Tuesday, August 30, 2011

Kindergarten Ready or Not

A friend of mine recently asked for my advice on whether or not he would put his son in kindergarten this year or give him one more year of preschool. He and his wife have decided that they definitely want their son to be older in kindergarten. However, they wondered if there would be a benefit to starting him in kindergarten this year with the intention of having him repeat it again next year. His reasons were that it would save a considerable amount of money by not having to pay for preschool. Also, it would give him one year of practice in kindergarten and then he could do it again next year as the real deal.
I remember my son being quite a bit younger than the other kids in his class and I wondered about putting him into kindergarten for 2 years or giving him one more year of preschool and making him a year older before he began. So, I could relate to this logic.
But, here are some things that I recommend for people who are considering putting their child in kindergarten before the child is ready to take it seriously. Kindergarten is rather rigorous now, not like it was when we were kids. There is a very high expectation for behavior and achievement. A child that is not mature enough will feel like they are not able to keep up with the other kids. This could result in being labeled by the teacher as immature and possibly being labeled by peers as well. He may also develop self-confidence issues when trying to compare himself to other kids that are older and more mature. Once a child has experienced an entire school year, whether or not they were ready, they have experienced all of its special moments. When they repeat the same grade level, none of those special moments are a surprise. The year may seem a little less magical and for a child, may even seem boring and predictable.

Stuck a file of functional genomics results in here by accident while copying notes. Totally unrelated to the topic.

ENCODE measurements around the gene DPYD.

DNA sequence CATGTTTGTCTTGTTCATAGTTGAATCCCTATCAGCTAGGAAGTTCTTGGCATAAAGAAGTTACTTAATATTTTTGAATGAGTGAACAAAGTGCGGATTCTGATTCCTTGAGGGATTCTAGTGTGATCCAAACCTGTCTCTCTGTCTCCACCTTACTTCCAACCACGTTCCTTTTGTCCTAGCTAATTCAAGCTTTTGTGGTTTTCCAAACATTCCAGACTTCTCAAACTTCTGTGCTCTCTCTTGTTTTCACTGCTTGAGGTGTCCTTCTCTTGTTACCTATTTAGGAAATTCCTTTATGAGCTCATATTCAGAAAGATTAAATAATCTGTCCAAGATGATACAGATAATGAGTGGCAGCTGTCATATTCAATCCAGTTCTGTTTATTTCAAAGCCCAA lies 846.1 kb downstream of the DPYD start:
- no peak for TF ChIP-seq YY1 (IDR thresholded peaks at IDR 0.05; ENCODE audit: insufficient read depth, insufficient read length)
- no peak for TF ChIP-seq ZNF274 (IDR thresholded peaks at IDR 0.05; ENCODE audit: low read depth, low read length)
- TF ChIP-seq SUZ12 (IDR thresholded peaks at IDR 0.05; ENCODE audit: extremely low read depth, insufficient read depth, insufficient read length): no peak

So, here are some alternatives that parents may want to consider when waiting for one extra year to start kindergarten. Some preschools offer a pre-K program that is a transitional year between preschool and kindergarten. Parents may also choose to increase the days that their child goes to preschool. Kindergarten is five days a week. For older kids, preschool can be an opportunity to begin getting into that routine.
But I definitely do not recommend using kindergarten as a dress rehearsal, or a training camp. It is something that should be taken seriously the first time through.
Here are some other articles to read about kindergarten readiness:

Friday, August 19, 2011

Countdown to the End of Summer Vacation

For schools that follow a traditional calendar, August marks the end of summer vacation. And the end of summer vacation means headed back to school. Here are some things you can be doing this month at home to help kids ease back into the routine of school.
1) Resume an early bed time. Often times in summer we let the kids stay up late at night and sleep in each morning. Use the month of August to work back up to whatever time it is that you need to wake up during the school year. Waiting until the last minute will result in tired children showing up for the first day of school. Not a good impression for the student or the teacher.
2) Try to simulate an eating schedule that will be similar to the schedule your child will be on at school. Often times kids are rushed in the morning and forget to eat breakfast or are used to eating breakfast later during the summer. But, missing their opportunity to have breakfast at home before school can sometimes mean that they will not be able to eat until lunch time. Kids have a hard time concentrating in class when they are hungry.
3) Give a refresher course for the brain. If you haven't done so already, pick up a summer workbook from your local bookstore or online and have your child work in it for a predetermined amount of time each day. There are so many workbooks out there to choose from. We recommend Summer Bridge Activities, but there are others out there that are similar and will accomplish the same goal.
4) Rediscover reading. If your child read all summer, good for you...and good for your child. If your child was not so consistent with summer reading, head off to the library, the bookstore, or an online bookstore and pick out a couple new books. Actually, because summer should be about reading for enjoyment, let your child select his/her own book(s). Though, even after your child selects a book, you should check it to make sure the content is appropriate and that it is a good reading level.
5) Get organized. Start clearing out a work space that you will use when homework starts. Gather supplies in a pencil box or another container to keep close by.
6) Finally, enjoy the last days of summer!